The roads on maps are usually shown as red or blue lines. Most often, the red lines are the big interstate highways. The blue lines are frequently the state roads and are smaller. A guy once wrote a book about traveling on the blue highways. The blue ones are less traveled and more interesting. The red ones, these days, are also the ones with the 18-wheelers and are race tracks filled with rude drivers.
If I wrote a book about highways, it would be about the thin line highways. These are the ones that may not even be shown on some maps. It has to be a detailed map of the state to have these thin line roads and the color is usually a faint black. Sometimes it’s even hard to tell the color. These are definitely the roads less traveled and take you through the small towns that still have some character about them. They usually go right through the middle of town and sometimes circle the courthouse square. These places have a lot of service stations and auto parts stores as well as junk stores that are pretty beat up in appearance. Folks in these towns must own several old cars per family that are in constant need of repair. The, once upon a time, stores in these places have the fronts boarded and look like a movie set for a ghost town. In the 1930’s and 40’s the streets in these small towns were filled on Saturday’s when the farmers came to do their weeks trading.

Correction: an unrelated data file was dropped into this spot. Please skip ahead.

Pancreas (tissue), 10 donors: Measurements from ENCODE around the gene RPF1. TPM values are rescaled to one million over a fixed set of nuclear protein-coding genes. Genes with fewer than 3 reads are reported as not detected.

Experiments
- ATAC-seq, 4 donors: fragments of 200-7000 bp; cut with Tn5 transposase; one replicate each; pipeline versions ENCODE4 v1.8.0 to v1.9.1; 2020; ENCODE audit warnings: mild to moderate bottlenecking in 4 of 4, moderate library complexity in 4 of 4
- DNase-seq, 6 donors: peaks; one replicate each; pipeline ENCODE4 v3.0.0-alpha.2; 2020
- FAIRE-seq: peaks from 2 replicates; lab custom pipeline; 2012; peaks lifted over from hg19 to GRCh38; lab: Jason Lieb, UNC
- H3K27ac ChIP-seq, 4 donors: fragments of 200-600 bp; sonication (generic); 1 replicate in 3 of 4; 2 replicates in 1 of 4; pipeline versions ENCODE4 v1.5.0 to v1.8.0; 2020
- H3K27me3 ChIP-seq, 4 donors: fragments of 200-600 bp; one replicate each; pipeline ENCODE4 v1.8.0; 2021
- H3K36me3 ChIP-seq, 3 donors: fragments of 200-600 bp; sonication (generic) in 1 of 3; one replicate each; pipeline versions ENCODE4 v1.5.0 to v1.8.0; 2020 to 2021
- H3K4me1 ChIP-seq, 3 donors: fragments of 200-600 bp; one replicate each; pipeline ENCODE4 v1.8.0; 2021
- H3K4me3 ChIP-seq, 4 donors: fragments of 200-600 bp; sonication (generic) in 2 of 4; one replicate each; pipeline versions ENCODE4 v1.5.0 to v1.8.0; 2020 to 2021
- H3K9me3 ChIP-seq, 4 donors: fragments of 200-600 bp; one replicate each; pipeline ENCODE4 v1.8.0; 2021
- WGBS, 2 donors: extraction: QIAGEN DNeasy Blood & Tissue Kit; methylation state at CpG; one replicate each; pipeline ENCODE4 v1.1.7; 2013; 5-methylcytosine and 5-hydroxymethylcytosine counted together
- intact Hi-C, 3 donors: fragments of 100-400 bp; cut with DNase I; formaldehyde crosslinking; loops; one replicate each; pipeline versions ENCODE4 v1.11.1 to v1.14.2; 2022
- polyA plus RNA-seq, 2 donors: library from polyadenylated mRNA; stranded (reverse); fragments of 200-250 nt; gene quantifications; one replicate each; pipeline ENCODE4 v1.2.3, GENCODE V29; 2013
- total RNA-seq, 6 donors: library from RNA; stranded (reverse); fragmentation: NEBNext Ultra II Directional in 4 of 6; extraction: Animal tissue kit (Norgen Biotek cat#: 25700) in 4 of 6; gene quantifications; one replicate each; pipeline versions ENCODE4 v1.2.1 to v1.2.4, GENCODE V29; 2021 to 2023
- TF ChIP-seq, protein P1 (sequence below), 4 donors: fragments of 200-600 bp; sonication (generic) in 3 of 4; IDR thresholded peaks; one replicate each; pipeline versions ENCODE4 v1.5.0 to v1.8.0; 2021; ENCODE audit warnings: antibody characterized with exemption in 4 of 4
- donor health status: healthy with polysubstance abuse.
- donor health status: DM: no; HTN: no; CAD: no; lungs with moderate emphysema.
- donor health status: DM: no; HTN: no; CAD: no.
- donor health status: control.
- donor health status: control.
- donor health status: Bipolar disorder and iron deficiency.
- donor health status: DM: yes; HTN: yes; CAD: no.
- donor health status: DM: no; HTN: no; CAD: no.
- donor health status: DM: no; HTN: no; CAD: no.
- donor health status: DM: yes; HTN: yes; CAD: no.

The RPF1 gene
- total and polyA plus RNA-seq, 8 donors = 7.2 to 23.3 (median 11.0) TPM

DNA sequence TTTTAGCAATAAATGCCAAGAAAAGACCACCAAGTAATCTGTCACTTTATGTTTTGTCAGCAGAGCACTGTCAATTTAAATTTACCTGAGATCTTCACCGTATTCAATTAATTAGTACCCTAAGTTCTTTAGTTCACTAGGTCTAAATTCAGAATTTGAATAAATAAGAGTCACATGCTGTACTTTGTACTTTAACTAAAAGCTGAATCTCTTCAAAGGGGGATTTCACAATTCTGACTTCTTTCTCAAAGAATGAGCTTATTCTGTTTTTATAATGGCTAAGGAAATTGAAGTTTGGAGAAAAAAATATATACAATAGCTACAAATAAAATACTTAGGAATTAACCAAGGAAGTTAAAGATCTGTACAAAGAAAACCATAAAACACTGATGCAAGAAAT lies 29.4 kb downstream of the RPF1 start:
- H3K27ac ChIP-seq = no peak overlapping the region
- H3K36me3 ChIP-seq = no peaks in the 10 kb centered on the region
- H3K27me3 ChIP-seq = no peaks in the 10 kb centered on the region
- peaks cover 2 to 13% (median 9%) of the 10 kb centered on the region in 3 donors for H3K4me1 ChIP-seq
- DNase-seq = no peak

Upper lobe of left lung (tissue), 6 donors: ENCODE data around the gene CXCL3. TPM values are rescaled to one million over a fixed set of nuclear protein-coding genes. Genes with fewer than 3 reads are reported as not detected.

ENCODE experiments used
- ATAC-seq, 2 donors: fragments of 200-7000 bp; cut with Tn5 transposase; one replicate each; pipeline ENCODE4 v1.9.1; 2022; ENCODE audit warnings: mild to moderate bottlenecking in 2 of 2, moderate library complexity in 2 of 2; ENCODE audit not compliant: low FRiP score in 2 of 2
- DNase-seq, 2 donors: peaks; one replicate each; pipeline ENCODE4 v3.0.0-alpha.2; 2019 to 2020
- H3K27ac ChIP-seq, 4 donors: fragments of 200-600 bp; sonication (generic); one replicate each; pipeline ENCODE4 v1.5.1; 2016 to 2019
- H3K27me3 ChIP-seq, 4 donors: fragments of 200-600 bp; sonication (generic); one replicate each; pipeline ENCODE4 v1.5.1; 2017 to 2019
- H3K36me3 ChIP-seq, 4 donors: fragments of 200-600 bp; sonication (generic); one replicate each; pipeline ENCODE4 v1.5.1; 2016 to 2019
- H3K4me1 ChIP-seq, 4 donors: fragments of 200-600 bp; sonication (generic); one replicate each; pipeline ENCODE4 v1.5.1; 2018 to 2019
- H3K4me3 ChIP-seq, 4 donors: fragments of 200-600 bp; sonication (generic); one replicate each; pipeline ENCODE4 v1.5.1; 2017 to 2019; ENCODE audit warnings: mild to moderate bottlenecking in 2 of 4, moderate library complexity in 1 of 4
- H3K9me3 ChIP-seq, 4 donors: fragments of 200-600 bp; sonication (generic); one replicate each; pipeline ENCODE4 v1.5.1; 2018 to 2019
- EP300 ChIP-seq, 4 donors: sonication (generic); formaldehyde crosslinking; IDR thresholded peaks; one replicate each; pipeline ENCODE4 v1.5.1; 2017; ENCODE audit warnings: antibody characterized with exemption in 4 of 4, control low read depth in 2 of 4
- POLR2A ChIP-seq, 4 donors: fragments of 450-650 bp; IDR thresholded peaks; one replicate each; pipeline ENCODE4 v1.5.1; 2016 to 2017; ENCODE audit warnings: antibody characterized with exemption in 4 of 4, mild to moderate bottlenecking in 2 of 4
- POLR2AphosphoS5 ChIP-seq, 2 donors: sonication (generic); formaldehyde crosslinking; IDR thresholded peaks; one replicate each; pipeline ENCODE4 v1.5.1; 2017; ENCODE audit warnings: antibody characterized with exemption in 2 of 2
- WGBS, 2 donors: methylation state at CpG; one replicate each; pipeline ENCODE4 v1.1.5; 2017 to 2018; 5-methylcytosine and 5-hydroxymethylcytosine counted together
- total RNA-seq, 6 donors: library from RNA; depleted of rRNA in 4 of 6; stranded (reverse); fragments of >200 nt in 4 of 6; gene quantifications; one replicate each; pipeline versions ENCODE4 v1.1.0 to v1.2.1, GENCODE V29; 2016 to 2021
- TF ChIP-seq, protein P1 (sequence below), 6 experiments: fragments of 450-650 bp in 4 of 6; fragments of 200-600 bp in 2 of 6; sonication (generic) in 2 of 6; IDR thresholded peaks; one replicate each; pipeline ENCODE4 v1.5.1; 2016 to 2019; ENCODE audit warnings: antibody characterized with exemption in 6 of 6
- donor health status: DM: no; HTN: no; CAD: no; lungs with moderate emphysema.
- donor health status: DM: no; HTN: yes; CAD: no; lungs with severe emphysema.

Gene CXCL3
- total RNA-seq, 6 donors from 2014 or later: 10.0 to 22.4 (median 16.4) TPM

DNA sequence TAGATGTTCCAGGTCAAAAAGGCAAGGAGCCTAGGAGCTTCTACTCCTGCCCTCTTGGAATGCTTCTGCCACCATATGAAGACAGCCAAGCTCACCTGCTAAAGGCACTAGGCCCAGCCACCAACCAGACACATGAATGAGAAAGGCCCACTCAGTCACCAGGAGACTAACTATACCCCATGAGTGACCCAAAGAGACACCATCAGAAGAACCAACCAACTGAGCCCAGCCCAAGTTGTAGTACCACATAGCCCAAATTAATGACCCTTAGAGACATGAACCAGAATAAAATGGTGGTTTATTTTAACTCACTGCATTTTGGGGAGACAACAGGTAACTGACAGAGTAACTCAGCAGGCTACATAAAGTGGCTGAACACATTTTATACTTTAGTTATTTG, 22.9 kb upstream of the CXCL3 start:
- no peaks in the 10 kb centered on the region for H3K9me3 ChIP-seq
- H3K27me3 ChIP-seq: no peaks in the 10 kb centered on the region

Today, there are none of the usual line of big chain retail stores or restaurants in these places of the past. McDonald’s used to be located in the larger cities but may occasionally be found in the smaller places. Dairy Queen’s are the most common eating establishment. A WalMart may rarely be located on the edge of town but more likely Dollar General will we the big outfit in town.
These thin line roads are almost always two-lane. That’s the reason they are shown as a thin line. There is never an 18-wheeler on these roads but a lot more pickups. The biggest nuisance is to get behind a slow moving piece of farm equipment or a truck loaded with those huge round bales of hay. If it weren’t for cows eating all that hay the grass would take over and be as high as the moon. I hope we never stop eating beef.
The thin line roads are definitely slower but sure a lot more fun. The scenery is great and it’s refreshing to know that some places still exist that have an identity. The newest and best looking building in most of these places is the school, and it’s best to always go the speed limit when the yellow light is blinking.
The thin highways are sure not for those in a hurry. They are for the ones who just want to savor the countryside and the people who inhabit it. They are especially made for folks like me, who enjoy the porch and just rocking. Whenever possible, I travel the thin highways. Whenever I stop at the Dairy Queen in a small town, I try to eavesdrop on the conversations of the customers. They talk about the weather, the local football team and other interesting stuff. It’s the same kind of conversation I enjoy for the porch.